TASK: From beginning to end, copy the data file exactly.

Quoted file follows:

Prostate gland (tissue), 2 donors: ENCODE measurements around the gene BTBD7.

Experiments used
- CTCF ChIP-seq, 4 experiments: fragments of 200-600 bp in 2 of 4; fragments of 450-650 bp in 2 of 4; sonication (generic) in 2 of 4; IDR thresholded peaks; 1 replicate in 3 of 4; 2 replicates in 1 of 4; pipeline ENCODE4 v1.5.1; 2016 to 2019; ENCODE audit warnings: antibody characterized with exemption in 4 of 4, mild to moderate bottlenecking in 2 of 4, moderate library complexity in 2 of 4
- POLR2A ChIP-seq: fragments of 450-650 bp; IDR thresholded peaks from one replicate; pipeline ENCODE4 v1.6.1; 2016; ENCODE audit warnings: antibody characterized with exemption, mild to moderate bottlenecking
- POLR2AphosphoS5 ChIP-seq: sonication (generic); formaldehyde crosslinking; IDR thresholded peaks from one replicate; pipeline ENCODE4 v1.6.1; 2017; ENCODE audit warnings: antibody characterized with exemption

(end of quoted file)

Prostate gland (tissue), 2 donors: ENCODE measurements around the gene BTBD7.

Experiments used
- CTCF ChIP-seq, 4 experiments: fragments of 200-600 bp in 2 of 4; fragments of 450-650 bp in 2 of 4; sonication (generic) in 2 of 4; IDR thresholded peaks; 1 replicate in 3 of 4; 2 replicates in 1 of 4; pipeline ENCODE4 v1.5.1; 2016 to 2019; ENCODE audit warnings: antibody characterized with exemption in 4 of 4, mild to moderate bottlenecking in 2 of 4, moderate library complexity in 2 of 4
- POLR2A ChIP-seq: fragments of 450-650 bp; IDR thresholded peaks from one replicate; pipeline ENCODE4 v1.6.1; 2016; ENCODE audit warnings: antibody characterized with exemption, mild to moderate bottlenecking
- POLR2AphosphoS5 ChIP-seq: sonication (generic); formaldehyde crosslinking; IDR thresholded peaks from one replicate; pipeline ENCODE4 v1.6.1; 2017; ENCODE audit warnings: antibody characterized with exemption